Album Review: AURORA – Infections of a Different Kind – Step 1

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AURORA surprised with first part of new album
It was expected that AURORA was about to release her sophomore album sometime this fall after she made a comeback with the single ‘Queendom’, but no exact date was announced until she just dropped it out of nowhere this weekend! AURORA had her breakthrough in 2015 when singles like ‘Runaway’ and ‘Running With The Wolves’ created a wave of online praise. The debut record All My Demons Greeting Me As A Friend followed in 2016 while AURORA did massive club and festival tours around the world. The new album is titled Infections of a Different Kind – Step 1 hinting at a follow up to be released next year.

Hearing all eight tracks of the new record, it becomes clear that AURORA used the two singles, ‘Queendom’ and ‘Forgotten Love’, as a transition for the public to get used to her new sound. Both tracks have a distinctively more poppy feel than the other tunes. ‘Forgotten Love’ has easily the most instant and radiofriendly chorus (and what a banger it is!) of them all, while the bouncy electronic pop production of ‘Queendom’ could be described as the most upbeat moment. At the same time, she broke new ground on ‘Queendom’ lyrically, as it is an anthem of inclusion, aimed at her LGBT+ fans. Everyone is welcome in AURORA’s queendom!

So what about the other tracks? Now AURORA always had tendency to use some dark themes in her lyrics (there was a track titled ‘Murder Song’ on her debut, to back up my claim), but Infections of a Different Kind definitely takes this to a next level, both lyrically and in terms of sound. She explores folk, while the pop moments feel more inspired by Björk or Kate Bush, than the big singalong choruses of her debut. This however does not mean that she forgot about the hooks!

One of the highlights, ‘Churchyard’, is a dark slice of electronic pop with an ominous vibe. “He told me I belong in a churchyard, he told me I could walk away, but I wouldn’t get far”, she sings, almost like she is hypnotized, over a hook that will haunt you long after you heard it. The track poetically addresses how people with power often abuse it, with an empowering message as the abuser is haunted towards the end of the song. ‘Soft Universe’ describes how painful life on this planet can be in the verses: “There’s ice in my water and when I drink it cuts my tongue. There’s glass on the playground that cuts my skin when I run.” The chorus is a cry for love to create this ‘soft universe’ over icy, cutting synths and one of the more instant choruses.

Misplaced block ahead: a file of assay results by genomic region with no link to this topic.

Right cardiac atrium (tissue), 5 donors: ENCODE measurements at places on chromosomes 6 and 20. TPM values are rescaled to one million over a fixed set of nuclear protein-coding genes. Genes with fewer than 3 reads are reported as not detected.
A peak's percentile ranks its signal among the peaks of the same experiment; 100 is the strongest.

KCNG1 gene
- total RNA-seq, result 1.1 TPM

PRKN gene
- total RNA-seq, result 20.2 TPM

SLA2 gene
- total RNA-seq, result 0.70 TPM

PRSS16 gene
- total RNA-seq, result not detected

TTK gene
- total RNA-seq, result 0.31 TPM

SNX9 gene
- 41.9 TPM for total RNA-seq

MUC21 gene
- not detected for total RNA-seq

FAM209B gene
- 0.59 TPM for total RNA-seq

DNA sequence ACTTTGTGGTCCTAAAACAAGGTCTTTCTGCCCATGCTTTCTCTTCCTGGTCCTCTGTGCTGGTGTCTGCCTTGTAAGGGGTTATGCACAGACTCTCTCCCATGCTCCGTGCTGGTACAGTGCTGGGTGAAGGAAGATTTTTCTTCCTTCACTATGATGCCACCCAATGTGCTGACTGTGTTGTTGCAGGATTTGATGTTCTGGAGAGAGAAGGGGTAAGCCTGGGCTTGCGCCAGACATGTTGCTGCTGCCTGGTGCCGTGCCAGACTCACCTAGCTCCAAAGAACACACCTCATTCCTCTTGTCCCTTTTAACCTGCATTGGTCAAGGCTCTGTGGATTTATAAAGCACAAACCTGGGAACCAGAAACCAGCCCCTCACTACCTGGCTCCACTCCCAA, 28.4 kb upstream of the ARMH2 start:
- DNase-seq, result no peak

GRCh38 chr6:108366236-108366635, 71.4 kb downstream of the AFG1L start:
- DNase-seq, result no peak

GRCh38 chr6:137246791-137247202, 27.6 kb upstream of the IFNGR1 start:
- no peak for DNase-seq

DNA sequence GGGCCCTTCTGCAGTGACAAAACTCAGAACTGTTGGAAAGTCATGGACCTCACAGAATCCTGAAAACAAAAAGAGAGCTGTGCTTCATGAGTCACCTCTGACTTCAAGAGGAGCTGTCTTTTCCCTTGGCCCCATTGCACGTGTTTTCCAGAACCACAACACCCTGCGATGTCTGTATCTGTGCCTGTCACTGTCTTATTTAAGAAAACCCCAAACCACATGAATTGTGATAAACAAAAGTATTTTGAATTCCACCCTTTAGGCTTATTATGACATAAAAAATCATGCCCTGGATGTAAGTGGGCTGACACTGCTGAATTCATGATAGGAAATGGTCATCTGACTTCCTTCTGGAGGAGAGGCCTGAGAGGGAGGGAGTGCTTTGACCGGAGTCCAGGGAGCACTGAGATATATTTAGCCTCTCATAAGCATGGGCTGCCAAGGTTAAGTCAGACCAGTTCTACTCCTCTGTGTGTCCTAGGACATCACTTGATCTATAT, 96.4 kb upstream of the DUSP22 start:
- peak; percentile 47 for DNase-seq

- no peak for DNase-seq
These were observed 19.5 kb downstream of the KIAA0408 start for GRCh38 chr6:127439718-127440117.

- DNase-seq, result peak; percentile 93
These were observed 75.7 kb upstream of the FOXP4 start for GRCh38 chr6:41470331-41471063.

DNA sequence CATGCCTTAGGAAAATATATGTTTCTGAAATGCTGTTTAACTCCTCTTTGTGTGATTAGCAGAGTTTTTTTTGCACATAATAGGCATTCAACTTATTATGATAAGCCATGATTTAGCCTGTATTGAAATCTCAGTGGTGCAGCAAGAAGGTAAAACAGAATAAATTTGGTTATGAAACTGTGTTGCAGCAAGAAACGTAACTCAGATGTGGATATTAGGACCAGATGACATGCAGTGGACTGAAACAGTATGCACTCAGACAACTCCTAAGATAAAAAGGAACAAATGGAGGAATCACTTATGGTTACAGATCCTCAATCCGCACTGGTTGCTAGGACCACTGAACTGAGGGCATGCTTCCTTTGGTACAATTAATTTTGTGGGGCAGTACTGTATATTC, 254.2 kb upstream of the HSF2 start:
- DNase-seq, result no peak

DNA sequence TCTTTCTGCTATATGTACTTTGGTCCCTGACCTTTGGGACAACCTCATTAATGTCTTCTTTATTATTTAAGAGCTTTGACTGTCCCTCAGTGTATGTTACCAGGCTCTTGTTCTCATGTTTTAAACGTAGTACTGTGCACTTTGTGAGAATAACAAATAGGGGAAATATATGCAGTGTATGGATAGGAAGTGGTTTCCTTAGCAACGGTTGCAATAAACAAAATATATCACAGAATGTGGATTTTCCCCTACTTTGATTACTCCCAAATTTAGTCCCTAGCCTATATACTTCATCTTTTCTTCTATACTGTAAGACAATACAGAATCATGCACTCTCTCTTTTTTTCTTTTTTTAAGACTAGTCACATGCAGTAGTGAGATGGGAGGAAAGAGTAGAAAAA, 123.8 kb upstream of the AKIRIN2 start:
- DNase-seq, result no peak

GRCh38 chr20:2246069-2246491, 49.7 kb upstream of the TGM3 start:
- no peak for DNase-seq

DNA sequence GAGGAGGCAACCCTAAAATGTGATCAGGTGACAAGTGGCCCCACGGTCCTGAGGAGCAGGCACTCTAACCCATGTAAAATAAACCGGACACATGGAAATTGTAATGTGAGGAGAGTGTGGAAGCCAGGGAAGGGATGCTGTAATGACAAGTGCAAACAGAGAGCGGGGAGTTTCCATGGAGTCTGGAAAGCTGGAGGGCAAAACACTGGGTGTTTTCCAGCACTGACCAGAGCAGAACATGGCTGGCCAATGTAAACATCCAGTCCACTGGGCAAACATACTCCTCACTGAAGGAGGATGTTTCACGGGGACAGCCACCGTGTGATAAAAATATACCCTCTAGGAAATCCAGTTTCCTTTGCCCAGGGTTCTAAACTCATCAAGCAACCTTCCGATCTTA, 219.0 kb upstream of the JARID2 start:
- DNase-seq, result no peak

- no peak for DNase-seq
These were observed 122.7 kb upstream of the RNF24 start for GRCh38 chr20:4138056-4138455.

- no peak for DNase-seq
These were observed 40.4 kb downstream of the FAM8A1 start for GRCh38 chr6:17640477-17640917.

‘All Is Soft Inside’ feels like the centre piece of the album, talking about how human emotions are at the root of everything, but how we at the same time have such a hard time understanding them. It seems to be the overarching theme of the whole record. Both in terms of production and composition, ‘All Is Soft Inside’ might be AURORA’s most accomplished work to date. The track takes it time to slowly build into an ethereal dream pop anthem with a soaring chorus and an incredibly layered production by MyRiot (consisting of Tim Bran and Roy Kerr who worked with London Grammar and Rae Morris before). ‘It Happened Quiet’, produced by the same team, is a haunting harp based ballad that seems to be talking about a traumatic event with an almost vengeful vibe in the last chorus. Her voice is captivating from start to finish in its almost childlike innocence with clear darker undertones.

AURORA closes the album with the quiet title track, asking all the big questions one can think of about God, life and faith. AURORA takes on big themes, does not shy away from taking a stand be it dressed in poetry and expands her sound into something broader and more experimental. Infections of a Different Kind sounds like it was created by someone way beyond her young years. It is rare for an artist to be this articulate lyrically within a soundscape they made completely their own so early on in their career. She better bring on ‘Step 2’ fairly soon!

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